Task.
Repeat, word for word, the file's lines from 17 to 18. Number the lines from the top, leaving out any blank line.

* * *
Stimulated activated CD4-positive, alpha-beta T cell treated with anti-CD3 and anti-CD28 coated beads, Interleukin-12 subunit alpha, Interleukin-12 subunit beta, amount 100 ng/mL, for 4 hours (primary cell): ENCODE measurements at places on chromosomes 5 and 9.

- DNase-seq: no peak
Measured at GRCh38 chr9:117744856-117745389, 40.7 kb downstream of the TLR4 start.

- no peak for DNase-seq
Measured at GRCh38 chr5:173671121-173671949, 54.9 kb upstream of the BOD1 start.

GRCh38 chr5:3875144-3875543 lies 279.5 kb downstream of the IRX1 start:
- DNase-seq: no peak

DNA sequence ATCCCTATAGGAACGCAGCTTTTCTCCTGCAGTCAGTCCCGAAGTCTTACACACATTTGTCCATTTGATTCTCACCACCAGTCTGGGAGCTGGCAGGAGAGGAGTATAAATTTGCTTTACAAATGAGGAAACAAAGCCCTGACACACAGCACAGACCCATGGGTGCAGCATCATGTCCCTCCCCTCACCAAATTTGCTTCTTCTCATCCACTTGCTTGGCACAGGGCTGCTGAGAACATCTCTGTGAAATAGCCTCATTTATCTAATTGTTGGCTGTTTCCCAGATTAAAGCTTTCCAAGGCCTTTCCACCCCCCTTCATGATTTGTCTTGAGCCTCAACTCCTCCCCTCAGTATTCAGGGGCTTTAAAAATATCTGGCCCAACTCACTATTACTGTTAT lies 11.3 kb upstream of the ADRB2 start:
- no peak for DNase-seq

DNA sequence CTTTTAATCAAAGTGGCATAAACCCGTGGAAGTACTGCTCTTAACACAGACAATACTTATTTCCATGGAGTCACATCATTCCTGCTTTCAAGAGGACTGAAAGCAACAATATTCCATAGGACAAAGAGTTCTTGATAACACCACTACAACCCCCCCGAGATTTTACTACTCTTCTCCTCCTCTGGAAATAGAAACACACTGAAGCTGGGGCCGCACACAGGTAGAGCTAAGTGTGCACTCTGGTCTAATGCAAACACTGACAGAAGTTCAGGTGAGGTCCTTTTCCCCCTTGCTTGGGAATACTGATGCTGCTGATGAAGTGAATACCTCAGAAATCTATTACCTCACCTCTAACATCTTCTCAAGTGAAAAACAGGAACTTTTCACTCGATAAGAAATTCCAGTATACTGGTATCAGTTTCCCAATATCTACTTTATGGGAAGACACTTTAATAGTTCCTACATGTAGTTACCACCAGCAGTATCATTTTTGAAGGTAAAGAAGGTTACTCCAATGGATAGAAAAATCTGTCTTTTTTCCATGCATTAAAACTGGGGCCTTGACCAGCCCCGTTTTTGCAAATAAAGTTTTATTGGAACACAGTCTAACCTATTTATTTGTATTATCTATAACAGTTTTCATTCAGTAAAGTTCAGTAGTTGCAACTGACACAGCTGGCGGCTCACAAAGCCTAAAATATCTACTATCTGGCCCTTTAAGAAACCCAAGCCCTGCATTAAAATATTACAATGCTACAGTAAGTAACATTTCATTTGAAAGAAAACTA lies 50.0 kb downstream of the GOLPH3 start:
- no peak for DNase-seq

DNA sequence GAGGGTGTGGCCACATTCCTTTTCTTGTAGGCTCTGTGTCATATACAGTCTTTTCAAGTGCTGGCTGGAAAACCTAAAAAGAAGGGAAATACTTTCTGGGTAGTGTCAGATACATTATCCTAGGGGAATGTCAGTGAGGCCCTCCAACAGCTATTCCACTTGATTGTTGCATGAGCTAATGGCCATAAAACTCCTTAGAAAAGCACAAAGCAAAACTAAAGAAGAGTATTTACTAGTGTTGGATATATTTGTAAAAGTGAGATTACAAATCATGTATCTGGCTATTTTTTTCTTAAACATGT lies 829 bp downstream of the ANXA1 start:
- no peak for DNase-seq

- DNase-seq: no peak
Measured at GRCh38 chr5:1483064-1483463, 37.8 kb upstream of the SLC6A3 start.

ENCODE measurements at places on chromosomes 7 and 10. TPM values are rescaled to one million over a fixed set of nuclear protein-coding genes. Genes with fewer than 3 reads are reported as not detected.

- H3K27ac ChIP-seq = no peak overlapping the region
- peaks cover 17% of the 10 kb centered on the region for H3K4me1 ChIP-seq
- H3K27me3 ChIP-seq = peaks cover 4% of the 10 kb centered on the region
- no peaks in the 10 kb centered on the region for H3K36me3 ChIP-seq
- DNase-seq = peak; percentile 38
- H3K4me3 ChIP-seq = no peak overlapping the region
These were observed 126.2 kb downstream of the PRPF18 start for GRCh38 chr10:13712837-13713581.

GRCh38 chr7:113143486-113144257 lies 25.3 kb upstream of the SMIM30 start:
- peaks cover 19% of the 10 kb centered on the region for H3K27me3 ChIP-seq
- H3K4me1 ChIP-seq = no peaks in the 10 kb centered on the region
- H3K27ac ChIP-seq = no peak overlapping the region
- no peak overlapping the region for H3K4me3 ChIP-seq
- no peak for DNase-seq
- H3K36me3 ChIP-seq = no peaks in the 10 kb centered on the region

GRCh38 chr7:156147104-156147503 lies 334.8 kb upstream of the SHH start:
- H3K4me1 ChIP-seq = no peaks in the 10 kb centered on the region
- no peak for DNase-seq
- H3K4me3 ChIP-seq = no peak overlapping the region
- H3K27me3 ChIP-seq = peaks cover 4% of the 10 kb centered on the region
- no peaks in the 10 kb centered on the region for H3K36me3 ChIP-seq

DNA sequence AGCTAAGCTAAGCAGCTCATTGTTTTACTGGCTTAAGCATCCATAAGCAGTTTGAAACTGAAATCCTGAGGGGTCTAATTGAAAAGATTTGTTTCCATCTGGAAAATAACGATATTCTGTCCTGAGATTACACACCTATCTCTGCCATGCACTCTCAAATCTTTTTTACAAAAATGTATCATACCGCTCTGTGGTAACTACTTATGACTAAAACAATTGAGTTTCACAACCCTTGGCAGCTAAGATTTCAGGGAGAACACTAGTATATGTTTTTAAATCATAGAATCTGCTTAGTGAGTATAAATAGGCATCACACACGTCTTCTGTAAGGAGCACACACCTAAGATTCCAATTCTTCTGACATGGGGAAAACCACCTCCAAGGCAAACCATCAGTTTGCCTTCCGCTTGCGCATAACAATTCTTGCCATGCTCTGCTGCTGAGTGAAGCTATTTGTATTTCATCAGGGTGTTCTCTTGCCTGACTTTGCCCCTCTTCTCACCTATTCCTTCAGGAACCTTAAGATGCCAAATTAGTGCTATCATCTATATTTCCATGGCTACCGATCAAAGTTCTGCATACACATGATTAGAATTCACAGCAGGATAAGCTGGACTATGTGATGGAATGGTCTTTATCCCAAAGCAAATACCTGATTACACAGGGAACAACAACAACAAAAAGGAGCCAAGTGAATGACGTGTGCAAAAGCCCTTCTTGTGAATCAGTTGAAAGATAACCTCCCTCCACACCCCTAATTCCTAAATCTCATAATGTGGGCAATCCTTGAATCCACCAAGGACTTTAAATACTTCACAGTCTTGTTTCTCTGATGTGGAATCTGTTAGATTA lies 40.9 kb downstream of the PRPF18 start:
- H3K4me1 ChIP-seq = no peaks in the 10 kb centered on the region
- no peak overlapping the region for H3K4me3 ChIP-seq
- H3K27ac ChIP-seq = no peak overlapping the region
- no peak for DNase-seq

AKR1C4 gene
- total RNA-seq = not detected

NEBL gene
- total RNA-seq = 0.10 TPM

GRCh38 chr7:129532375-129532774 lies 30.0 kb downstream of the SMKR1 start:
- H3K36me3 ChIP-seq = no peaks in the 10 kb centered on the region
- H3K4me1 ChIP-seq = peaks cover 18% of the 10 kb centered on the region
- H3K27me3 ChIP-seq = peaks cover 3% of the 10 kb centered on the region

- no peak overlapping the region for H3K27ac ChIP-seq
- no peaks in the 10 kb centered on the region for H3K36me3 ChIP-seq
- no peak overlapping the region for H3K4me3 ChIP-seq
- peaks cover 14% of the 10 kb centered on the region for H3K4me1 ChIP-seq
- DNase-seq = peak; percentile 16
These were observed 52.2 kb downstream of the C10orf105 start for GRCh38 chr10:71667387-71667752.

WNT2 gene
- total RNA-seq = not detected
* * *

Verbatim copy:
- H3K27ac ChIP-seq = no peak overlapping the region
- peaks cover 17% of the 10 kb centered on the region for H3K4me1 ChIP-seq